The lingering spectre of the Euston Arch hangs heavy over Euston Station, but now there’s a tribute to the arch installed where it once stood. That happens to be on the ramp leading down to platforms 8-11, which is a reminder of why it had to go in the first place, it was right in the middle of where the enlarged Euston station needed to be built.

Using funding from the Railway Heritage Trust, Network Rail installed a couple of print replicas of the arch’s massive columns have been placed on the platform ramp in the exact location where the originals stood, with a small sign between them indicating what they represent.

There’s also a large video screen that shows a series of images of the Arch from its birth through to death. Importantly, the photos also show the Arch as it was in the 1950s, after all the land around had built up, so in effect, it was on a side street and cramped in between other buildings.

The printed columns are a bit easy to miss when walking past during the rush hour unless you spot the sign by them and stop to read it, and most of the people on my visit raced past the video to get on a train, but a couple stopped to have a short look.

Andy Savage, executive director at the Railway Heritage Trust, said: “The decision to demolish the Euston Arch totally, rather than relocate it as originally proposed, was one of the greatest mistakes of 1950’s and 60’s railway architecture, although happily its sister structure at Birmingham still shows us its style and size. The RHT is delighted to have been able to propose and fund this scheme, which both shows clearly where the arch was located, and commemorates a great structure.”

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8 comments
  1. Thomas says:

    Very interesting. Just one thing, are we sure about being constructed of Bramley granite? I’ve never heard of it and being from near a place called Bramley in Leeds I was curious so looked it up and there’s nothing on the internet about this stone at all. Digging further there are multiple sources that say the Arch was constructed of sandstone.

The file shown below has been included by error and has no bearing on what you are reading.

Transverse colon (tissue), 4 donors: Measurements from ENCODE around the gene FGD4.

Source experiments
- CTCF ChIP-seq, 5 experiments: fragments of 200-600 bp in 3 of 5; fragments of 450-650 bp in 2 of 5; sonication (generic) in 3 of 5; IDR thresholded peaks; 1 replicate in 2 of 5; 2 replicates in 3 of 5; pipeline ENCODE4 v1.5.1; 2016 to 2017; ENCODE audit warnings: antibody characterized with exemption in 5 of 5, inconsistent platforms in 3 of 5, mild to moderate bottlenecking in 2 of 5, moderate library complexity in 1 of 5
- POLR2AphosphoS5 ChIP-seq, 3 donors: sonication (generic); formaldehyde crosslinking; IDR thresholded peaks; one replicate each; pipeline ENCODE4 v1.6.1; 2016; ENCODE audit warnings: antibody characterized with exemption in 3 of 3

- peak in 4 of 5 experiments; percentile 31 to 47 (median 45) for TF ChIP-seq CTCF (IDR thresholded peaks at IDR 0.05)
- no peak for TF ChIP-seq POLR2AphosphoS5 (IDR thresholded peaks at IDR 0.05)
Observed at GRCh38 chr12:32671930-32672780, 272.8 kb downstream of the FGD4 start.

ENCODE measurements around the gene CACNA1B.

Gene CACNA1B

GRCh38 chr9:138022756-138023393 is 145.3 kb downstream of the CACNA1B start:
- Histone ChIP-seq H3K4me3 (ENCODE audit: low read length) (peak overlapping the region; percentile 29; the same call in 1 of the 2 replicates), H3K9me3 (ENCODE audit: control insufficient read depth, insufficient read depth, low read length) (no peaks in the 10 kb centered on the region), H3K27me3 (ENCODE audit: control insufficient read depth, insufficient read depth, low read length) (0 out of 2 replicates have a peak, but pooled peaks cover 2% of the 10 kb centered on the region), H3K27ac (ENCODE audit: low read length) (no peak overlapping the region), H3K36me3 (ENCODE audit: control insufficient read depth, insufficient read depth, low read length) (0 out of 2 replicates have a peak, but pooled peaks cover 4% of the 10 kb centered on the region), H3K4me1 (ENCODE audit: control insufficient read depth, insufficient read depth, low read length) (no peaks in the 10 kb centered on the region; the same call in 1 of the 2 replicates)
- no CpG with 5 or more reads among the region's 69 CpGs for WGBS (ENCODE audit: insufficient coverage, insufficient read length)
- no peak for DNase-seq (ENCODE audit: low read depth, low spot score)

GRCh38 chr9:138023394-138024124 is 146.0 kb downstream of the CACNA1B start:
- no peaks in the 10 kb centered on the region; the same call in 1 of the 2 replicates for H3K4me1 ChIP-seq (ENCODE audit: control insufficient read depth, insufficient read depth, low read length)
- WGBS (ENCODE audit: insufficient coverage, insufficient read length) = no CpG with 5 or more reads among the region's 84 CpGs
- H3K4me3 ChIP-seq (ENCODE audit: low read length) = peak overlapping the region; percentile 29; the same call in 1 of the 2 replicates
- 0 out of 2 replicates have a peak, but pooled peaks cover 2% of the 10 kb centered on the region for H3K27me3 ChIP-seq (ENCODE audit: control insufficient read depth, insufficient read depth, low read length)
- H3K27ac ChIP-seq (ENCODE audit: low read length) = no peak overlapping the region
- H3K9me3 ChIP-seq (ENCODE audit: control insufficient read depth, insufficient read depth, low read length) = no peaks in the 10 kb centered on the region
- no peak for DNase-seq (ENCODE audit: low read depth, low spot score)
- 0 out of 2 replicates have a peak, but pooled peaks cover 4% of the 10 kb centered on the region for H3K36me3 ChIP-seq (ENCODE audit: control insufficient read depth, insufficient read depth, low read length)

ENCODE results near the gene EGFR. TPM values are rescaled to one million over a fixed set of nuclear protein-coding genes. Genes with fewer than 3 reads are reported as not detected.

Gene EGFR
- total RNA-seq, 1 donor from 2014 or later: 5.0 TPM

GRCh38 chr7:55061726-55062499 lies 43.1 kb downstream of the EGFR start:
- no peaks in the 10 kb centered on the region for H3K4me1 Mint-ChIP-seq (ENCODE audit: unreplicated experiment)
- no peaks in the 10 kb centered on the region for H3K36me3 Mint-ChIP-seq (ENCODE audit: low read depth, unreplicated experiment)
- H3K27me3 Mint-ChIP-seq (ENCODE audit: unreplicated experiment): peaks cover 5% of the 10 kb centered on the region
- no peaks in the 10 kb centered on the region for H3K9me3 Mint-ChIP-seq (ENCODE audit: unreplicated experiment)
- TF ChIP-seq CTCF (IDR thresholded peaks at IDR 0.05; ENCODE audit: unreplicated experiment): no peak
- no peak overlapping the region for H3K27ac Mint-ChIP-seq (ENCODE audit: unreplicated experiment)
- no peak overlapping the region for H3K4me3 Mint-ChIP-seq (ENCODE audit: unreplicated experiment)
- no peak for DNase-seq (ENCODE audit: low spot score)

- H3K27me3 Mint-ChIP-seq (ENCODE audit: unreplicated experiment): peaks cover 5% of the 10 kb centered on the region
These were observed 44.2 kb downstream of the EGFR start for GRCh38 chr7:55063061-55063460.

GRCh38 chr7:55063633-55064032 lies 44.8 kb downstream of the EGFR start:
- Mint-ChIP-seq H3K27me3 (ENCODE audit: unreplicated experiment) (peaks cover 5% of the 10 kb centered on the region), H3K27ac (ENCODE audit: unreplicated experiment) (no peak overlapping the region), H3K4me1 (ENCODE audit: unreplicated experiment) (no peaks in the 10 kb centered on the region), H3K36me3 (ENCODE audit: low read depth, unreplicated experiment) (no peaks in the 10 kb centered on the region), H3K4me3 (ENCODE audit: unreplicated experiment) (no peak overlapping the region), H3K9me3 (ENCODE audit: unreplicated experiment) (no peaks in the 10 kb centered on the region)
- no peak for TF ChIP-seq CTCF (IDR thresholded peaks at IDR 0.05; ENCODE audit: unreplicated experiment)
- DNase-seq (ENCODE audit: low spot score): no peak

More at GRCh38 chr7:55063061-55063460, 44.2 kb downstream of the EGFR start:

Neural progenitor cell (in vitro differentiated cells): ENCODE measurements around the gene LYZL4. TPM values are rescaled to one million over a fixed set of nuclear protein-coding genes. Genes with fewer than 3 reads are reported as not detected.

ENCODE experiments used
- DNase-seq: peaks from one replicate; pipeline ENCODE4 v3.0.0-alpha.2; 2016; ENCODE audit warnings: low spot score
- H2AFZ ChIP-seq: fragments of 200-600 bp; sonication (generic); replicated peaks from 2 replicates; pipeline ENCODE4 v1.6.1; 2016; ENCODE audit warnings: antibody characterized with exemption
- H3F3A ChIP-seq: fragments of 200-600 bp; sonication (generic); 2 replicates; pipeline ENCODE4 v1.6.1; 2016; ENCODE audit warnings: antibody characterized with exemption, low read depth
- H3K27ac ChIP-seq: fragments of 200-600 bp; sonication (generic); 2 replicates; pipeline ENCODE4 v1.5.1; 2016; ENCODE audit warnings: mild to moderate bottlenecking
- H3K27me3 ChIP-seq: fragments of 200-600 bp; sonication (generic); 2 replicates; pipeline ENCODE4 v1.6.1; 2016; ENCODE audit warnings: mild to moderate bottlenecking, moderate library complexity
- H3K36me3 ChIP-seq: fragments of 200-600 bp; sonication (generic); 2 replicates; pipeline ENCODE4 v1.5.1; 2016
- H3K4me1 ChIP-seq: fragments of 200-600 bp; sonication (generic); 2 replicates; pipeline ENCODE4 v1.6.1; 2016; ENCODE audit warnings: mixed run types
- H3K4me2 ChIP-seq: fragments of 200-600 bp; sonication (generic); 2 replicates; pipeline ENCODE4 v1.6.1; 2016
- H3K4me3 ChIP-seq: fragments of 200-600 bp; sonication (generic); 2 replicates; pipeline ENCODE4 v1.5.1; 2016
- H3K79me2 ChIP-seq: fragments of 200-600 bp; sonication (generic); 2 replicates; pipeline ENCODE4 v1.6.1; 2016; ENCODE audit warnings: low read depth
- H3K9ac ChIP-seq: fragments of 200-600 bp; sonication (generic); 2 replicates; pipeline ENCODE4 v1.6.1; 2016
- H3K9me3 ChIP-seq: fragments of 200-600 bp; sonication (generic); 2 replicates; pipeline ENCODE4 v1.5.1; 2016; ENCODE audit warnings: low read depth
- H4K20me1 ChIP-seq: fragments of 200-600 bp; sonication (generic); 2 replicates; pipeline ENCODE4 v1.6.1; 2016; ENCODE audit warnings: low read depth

Maybe sandstone from Bramley was Bramley granite? All very mysterious

  2. alistair twin says:

    Thomas: Agree that it’s very very unlikely to be granite.. Dan cruikshank’s programme on it described is as “The arch is made of stone from the Bramley Fall quarry in Yorkshire which is incredibly hard, almost like granite.”

    The wikipedia does call it a sandstone, which is almost certainly correct given the way it has weathered in images

  3. alistair twin says:

    indeed it is a Gritstone, a hard type of sandstone https://en.wikipedia.org/wiki/Bramley_Fall_stone

    • Thomas says:

      Very interesting thanks, I feel the sign would have been better saying Bramley Fall stone!

  4. John W says:

    Lets hope that one day the Euston Arch will be respectfully reconstructed in the vicinity of Euston Station to serve once more as an entrance way.

  5. Lamb says:

    Wasn’t there some talk of it being dredged up from the River Lea and reconstructed somewhere?

    • ianVisits says:

      There’s always been talk of it – but no one seems willing to stump up the £70 million plus cost of building a pointless folly.

  6. Andy Savage says:

    Also, if it were built where suggested, between the ‘Tap’ Lodges, it would be destroying the dole remsi g bit of the historic station to create faux heritage- not to mention what TfL might say with the proximity to the Met / Circle / H&C lines

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